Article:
A cue is already starting to emerge although it is just temporary. I no longer have to show him the treat or toy that he will get for coming across. I can just tap and point to the perch I want him to go to and he flaps across to it. I am going to practice this just a little more but as soon as he is recalling to my hand I will only practice the recall cue specifically and stop all luring and temporary cues.
Managing Truman's motivation for this basic informal training was fairly simple. He is not on any sort of food or weight management. In fact, he seems to be more motivated by toys many times than food. He's a curious baby and likes to explore so anything that is of interest to him can be positively reinforcing for preempted behavior. However, since Truman has been eating rather poorly on his own in the cage (mostly from a fear of climbing down to where the bowls are), he's been pretty hungry and would gladly take pellets from my hand. I have not yet even developed any treats for him and just feed him any of bland or colored pellets and almonds.
Thus I put all of these skills together and produced the first preempted flight recall with Truman. It is true that he has flown to me prior, however, that was either because he himself wanted to or because I happened to be a convenient place to land. However, this time, by doing the pointing cue like I had used on the perch, I was able to call him to my hand specifically. I just turned the second training perch away and put my arm where it used to be and in the same manner as cuing him to the training perch, I cued him to my hand.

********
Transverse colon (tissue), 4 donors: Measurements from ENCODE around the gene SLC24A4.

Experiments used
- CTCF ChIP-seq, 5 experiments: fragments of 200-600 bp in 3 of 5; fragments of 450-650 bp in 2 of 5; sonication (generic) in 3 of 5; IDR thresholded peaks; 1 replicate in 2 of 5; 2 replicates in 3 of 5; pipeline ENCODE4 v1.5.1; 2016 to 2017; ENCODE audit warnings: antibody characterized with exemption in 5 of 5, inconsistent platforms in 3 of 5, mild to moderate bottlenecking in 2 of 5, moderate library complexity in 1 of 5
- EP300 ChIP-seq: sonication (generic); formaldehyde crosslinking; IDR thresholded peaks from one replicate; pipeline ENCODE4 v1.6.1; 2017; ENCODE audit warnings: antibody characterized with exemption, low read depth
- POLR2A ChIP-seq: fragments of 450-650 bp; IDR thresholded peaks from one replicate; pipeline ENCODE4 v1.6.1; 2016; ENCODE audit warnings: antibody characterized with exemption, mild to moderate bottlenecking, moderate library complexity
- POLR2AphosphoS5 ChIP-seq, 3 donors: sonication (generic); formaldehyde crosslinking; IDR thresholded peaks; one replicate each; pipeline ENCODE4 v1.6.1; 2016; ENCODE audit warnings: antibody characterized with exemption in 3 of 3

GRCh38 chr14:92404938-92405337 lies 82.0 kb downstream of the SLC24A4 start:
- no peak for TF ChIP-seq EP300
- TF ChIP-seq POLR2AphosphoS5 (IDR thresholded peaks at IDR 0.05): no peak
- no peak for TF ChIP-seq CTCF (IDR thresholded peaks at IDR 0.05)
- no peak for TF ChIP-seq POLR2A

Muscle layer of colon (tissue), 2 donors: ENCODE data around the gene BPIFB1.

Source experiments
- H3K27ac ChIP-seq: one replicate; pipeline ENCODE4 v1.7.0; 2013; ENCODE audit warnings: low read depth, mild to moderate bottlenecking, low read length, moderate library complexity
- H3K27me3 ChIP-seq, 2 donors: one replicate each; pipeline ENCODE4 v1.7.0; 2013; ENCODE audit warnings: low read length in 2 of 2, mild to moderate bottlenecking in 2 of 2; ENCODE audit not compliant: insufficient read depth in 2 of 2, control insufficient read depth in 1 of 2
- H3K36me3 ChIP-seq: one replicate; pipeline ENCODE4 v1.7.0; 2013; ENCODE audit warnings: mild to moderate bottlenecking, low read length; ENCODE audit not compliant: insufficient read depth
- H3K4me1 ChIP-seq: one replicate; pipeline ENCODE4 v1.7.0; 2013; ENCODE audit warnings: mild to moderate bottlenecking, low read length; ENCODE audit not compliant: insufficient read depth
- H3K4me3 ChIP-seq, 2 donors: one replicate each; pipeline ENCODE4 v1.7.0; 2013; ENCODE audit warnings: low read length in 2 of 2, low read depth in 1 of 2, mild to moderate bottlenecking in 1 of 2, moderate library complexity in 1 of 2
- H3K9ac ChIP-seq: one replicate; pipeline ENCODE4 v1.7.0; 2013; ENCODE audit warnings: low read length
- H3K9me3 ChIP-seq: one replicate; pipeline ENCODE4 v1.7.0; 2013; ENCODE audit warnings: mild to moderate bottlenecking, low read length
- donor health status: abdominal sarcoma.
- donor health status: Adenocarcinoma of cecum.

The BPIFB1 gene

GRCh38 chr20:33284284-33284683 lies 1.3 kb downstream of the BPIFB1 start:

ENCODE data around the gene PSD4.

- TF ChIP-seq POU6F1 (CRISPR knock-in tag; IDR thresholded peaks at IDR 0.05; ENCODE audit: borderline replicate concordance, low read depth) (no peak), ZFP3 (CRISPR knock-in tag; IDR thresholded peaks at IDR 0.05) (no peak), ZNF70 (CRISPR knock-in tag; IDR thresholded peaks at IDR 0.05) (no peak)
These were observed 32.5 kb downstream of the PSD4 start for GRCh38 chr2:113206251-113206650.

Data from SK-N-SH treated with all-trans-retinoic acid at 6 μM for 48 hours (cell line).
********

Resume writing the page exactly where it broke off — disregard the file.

Now increasing distance is quite simple and merely a matter of practice. Now the important thing to work on is developing a solid recall cue and practicing to no ends.
I highly recommend these training stands to anyone that has a flighted parrot or wants to teach a fledgling (or if they let the feathers grow back) to fly and eventually flight recall. You can use the stands to build practice jumping across a gap and then eventually flying to your hand. The height is adjustable so that you can keep the parrot at a comfortable height for your training. Very soon I will be offering these stands at 2x for $99 + shipping so stay tuned.